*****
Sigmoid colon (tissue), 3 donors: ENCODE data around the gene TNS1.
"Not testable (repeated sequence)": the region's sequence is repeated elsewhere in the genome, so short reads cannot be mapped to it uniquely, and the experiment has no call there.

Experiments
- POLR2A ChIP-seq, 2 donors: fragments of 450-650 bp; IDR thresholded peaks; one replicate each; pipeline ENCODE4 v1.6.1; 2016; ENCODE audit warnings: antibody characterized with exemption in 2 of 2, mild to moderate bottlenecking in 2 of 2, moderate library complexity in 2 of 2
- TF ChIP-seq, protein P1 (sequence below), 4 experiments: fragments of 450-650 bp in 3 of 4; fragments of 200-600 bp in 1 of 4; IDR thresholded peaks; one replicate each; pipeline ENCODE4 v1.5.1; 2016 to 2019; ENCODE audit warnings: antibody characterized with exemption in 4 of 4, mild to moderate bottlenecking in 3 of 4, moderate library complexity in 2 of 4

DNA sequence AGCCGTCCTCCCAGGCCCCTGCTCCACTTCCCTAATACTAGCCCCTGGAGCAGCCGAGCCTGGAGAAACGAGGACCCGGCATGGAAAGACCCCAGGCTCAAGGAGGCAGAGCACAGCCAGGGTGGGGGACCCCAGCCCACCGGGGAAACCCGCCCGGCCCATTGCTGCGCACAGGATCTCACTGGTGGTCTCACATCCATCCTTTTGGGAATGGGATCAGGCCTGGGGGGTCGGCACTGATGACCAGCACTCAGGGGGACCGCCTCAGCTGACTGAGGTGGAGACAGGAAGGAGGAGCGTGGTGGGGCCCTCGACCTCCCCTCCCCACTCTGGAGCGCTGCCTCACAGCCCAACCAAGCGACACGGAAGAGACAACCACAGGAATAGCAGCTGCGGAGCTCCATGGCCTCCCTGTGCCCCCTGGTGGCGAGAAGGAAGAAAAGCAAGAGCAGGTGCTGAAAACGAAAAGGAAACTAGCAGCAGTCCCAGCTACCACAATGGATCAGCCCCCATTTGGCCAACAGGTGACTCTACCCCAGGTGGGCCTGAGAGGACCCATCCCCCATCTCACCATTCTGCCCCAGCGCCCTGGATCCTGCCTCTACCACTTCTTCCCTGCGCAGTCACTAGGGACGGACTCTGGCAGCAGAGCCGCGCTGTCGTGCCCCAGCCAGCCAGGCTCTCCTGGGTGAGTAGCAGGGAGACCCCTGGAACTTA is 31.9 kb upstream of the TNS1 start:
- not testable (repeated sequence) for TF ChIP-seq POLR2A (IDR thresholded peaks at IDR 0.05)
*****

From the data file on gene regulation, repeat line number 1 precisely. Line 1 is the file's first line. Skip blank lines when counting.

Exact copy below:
Sigmoid colon (tissue), 3 donors: ENCODE data around the gene TNS1.